On a more logical note: 6 MPH was my personal sample measurement for ECR, Page Mill, and Oregon between 5:00 PM and 6:00 PM. Does anyone know of a recent city traffic study which looks at where everybody is going at rush hour, how they get in and out of the city, what routes they take, and speeds along the way? Surely some of the office space developers would actually like to know that, wouldn't they?


 +   11 people like this
Posted by Deception by Statistics, a resident of Barron Park,
on Feb 11, 2019 at 2:56 pm

Doug, thanks for a very relevant posting.

The comment above this one touched on a point that reminds us of another way people (or more relevantly here: developers) will attempt to obfuscate data when it is not in their favor, in addition to the two Doug mentions (starve or dilute). The technique: gather data but strip it of its context.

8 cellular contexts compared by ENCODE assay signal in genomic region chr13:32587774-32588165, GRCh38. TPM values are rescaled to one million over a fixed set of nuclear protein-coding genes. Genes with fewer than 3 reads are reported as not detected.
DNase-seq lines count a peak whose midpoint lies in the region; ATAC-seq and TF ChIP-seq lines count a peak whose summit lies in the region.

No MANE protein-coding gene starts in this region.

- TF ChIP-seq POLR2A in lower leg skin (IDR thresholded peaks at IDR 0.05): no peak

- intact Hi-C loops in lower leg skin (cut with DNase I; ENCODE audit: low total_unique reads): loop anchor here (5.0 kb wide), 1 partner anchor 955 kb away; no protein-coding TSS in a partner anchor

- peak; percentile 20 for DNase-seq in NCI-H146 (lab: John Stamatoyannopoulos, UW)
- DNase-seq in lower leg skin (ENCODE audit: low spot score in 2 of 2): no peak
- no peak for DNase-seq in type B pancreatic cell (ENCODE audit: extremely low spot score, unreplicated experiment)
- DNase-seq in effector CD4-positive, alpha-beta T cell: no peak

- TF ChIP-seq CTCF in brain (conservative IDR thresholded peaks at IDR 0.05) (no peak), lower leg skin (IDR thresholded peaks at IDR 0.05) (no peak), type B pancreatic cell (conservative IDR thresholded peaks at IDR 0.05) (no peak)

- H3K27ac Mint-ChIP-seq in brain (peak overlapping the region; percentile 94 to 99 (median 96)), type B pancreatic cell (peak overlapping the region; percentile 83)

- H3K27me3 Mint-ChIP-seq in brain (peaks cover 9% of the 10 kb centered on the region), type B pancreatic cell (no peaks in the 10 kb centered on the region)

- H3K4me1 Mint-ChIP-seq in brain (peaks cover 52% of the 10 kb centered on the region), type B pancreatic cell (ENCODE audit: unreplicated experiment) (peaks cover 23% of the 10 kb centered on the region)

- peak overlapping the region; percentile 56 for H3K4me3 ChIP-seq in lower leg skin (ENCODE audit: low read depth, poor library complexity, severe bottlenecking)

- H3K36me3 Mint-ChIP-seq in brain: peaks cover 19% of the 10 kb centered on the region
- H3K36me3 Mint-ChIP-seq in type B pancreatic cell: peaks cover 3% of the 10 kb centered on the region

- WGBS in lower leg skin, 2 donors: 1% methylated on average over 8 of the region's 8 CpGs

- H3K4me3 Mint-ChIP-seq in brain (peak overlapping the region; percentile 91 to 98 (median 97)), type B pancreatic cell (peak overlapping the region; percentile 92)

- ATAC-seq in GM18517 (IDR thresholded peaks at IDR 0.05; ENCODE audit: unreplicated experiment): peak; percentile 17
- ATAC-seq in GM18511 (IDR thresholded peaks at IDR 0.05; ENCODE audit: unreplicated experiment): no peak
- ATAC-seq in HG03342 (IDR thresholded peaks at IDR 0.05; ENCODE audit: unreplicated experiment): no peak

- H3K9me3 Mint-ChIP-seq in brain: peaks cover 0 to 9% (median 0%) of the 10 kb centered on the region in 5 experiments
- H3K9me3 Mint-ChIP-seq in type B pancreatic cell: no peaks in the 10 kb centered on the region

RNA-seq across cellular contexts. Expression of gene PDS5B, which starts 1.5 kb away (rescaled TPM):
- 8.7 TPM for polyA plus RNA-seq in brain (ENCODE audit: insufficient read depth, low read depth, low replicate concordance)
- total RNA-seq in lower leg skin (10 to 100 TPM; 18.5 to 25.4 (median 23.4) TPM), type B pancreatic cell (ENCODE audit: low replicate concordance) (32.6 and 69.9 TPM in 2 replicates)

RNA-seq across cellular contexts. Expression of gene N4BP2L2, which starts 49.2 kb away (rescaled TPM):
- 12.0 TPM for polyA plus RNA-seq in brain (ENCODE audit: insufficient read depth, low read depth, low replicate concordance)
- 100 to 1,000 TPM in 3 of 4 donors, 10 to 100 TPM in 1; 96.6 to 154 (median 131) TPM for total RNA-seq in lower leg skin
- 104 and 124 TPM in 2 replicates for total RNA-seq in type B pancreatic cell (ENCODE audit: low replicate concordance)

Recall when the developer was trying to cram 300,000 square feet of office space at Page Mill (in exchange for a shell police building). Their presentation happily noted that their studied result forecast "only a 2 MPH" decrease of speed through the ECR/Page Mill intersection. This information sounds innocuous but is meaningless without the full picture which includes the base-speed through the intersection.

The poster above me has looked into exactly this critical and essential starting point for any traffic analysis.

From Anon: "On a more logical note: 6 MPH was my personal sample measurement for ECR, Page Mill, and Oregon between 5:00 PM and 6:00 PM."

Let's hope our new city council will be interested in real, meaningful data, and likewise take a skeptical and punitive stand against anyone who "lies with data" to the public.